Dinosaurs were warm-blooded, a groundbreaking study based on analysis of eggs laid in a chilly climate has ruled once and for all.
It had been theorized that dinosaurs could regulate their body temperature above that of the ambient environment, like birds and mammals do. Now, using a "clumped isotope" technique to deduce the internal body temperature of mother dinosaurs in three distinct dinosaur groups, the team has shown that they really were warm-blooded, with internal temperatures similar to birds: between 35 to 40 degrees Celsius.
Evidently warm-bloodedness was the ancestral condition for Dinosauria, concludes the team headed by Prof. Hagit Affek at Hebrew University's Institute of Earth Sciences in new research published in Science Advances on Friday. (Robin Dawson, Daniel Field, Pincelli Hull, Darla Zelenitsky and François Therrien comprised Affek's team.)
The existence of thermoregulation in sauropods (like the Brontosaurus), three-toed theropods (like the T-Rex) and ornithischians (like the Stegosaurus) was nailed down by clumped isotope geochemistry. This method analyzes chemical bonds between heavy isotopes in calcium carbonate minerals—the main ingredient in egg shells, Hebrew University explains. This enables scientists to deduce the temperature at which the minerals formed inside the mother's body.
Clumped isotope is more reliable than previous methods that generated indeterminate results, leading to "tons of assumptions," as Affek puts it, about body size, growth rates and internal temperature. This time, the team researched dinosaur eggs that were laid in a relatively cold place: Alberta, Canada, in addition to one dinosaur egg from Romania. If they'd taken eggs from hot climes, it would have proved nothing: the mother's body temperature could have been a cold-blooded response to the hot environment, Affek explains.
It is true that when these dinosaurs were alive, Alberta was subtropical. But analysis to estimate environmental temperature of shells from mollusks and snails that coexisted alongside dinosaurs shows that temperatures were around 25 to 28 degrees Celsius.
Romania was also subtropical at the time, but the existing climate models and temperature proxy data suggest that the body temperature of the mother dinosaur in Romania was warmer than its environment, Affek says.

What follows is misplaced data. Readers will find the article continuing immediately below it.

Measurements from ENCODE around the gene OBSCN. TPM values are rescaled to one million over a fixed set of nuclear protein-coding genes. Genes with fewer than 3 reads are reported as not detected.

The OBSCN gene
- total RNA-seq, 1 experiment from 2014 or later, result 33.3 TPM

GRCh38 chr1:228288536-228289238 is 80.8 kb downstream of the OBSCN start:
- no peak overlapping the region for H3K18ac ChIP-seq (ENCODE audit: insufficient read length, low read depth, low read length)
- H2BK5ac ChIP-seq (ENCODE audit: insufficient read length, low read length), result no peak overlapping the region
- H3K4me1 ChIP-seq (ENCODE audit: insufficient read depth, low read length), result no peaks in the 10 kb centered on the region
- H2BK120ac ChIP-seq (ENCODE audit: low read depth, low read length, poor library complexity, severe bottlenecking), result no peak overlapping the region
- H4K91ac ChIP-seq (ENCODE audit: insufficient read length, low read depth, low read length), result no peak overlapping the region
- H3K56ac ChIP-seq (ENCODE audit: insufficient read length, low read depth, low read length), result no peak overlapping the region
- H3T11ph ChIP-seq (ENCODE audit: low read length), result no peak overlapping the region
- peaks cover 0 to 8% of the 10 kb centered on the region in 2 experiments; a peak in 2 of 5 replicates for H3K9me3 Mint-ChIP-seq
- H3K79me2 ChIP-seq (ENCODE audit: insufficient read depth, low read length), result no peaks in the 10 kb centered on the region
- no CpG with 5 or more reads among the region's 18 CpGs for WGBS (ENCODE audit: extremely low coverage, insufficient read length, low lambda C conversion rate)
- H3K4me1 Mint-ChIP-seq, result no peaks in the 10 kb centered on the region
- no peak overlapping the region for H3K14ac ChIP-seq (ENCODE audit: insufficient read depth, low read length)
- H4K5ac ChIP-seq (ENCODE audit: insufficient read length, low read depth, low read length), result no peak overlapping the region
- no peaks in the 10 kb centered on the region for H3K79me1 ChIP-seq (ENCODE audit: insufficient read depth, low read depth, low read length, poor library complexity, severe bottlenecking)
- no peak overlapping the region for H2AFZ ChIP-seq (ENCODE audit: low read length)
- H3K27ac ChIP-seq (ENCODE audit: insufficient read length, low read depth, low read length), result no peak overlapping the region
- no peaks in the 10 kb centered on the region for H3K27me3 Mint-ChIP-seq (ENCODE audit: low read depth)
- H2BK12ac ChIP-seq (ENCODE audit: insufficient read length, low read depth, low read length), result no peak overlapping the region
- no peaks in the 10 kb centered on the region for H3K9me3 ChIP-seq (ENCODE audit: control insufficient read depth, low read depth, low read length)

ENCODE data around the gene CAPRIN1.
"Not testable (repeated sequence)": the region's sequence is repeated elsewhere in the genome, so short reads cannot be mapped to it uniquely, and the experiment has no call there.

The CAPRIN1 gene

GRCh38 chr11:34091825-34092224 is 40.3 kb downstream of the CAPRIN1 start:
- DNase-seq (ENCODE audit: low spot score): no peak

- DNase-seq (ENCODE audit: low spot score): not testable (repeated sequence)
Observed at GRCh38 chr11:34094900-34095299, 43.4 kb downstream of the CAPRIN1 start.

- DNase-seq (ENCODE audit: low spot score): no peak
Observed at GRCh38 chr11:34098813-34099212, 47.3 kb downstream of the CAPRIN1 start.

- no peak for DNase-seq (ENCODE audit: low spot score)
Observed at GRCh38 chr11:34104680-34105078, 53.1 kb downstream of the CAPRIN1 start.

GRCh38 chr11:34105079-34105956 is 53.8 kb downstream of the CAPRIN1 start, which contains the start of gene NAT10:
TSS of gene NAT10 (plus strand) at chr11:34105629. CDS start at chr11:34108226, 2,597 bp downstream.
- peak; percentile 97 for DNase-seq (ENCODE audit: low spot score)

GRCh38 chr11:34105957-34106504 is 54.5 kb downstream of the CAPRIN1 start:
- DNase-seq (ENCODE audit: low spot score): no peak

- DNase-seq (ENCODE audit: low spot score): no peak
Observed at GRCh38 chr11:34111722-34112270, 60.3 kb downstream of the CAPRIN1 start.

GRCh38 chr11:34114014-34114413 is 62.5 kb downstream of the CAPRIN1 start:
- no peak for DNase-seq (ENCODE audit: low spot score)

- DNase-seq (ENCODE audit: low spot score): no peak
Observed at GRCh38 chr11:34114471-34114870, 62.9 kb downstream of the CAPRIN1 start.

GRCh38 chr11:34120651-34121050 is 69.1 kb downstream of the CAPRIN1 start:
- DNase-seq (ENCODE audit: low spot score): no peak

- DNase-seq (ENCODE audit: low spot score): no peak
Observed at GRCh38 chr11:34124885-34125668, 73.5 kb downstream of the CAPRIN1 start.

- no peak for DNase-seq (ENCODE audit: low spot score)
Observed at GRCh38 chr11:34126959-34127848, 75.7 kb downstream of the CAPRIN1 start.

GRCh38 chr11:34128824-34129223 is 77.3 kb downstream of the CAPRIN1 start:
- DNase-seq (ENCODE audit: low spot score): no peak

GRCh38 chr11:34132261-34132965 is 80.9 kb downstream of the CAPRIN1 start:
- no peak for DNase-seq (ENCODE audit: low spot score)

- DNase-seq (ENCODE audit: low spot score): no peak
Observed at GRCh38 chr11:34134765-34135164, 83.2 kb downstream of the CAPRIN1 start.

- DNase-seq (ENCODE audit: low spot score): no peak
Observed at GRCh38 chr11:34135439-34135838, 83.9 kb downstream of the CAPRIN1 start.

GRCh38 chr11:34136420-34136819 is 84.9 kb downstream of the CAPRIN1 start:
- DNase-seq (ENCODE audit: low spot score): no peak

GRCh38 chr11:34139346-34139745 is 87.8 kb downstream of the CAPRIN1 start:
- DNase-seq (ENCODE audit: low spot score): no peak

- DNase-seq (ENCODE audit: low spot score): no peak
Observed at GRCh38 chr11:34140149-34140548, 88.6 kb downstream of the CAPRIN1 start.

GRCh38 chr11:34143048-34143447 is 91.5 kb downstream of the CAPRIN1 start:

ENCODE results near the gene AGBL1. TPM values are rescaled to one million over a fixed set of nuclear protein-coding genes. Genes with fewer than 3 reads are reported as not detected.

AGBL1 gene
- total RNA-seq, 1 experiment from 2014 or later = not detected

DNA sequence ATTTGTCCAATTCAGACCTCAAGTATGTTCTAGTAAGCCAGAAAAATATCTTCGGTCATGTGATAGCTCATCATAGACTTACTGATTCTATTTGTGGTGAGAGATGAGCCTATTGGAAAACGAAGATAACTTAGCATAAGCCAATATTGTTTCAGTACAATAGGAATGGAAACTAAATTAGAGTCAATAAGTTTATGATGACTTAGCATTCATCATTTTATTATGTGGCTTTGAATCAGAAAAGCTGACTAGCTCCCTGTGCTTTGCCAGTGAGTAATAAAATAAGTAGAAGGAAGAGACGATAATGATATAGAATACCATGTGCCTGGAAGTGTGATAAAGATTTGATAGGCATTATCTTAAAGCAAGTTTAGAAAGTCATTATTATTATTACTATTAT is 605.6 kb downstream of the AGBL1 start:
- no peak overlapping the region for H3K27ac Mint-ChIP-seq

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Three of the studied eggs that had been laid in Alberta by Troodon formosus, somewhat bird-like dinosaurs that artists imagine looked like a muscular turkey with roid rage. One was from Maiasaurus peeblesorum, which looks rather bovine and lived some 75 million years ago. The third dinosaur group was represented by an egg believed to be of a dwarf Titanosaur found in Romania. Why? Because there are no abundant Sauropod eggshell remains in Alberta, Dawson explains.
The fact that the representatives of three major groups were demonstrated to be warm-blooded suggests that all dinosaurs were, as a basal condition. It may be inferred that the ancestral creature to dinosaurs, whatever it was, was likely warm-blooded.
Dawson requests to clarify that "warm-blooded" is an outdated term for "had metabolic control of their body temperatures."
"Birds today can go into torpor and lower their body temperature to conserve energy during winter or breeding, and some egg-laying mammals can also lower their body temperature. These strategies are sometimes termed heterothermic. This means the animal behaves somewhere between homeothermic (constant internal body temp, or sometimes called endothermic) and poikilothermic (variable internal body temp, or sometimes called ectothermic)," she explains to Haaretz.
There is yet another intermediate strategy, called mesothermic, employed by leather-back sea-turtles, Mako sharks and others who can raise their temperature above ambient, but don't have a set-point at which they keep that temperature, she says.
"Even if there is some variability in body temperature, being clearly warmer than the environment suggests that [the dinosaurs] had metabolic control of their body temperature and they were not simply fluctuating along with their environment."
Asked why eggs laid in a subtropical environment rather than a colder one were chosen for the study, Dawson explains that it's hard to find any: In the Cretaceous (145 to 64 million years ago), greenhouse gases were anywhere from two to six times pre-industrial levels and the planet was hotter than today. But that is a direction for future research is to find dino eggs in colder places and analyze them.
Separate unrelated studies reached similar conclusions about feathering: it was the basal dinosaurian condition to be feathered. Loss of feather coating would, by that theory, have been secondary, for instance in the case of the giant dinosaurs that could have become overheated.
So from being sluggish "terrible lizards" with scales, cold blood and pea-brains that went extinct, dinosaurs are now understood to have been, by and large, a frisky warm-blooded bunch that had some feathers, some scales and pea-brains that did not all go extinct. Most dinosaurs, including all the big ones, did die out after the famed meteor strike, but today's birds arose from one group of therapods that survived. And now we know that they inherited not only their feathery coats but thermal regulation from their long-gone ancestors.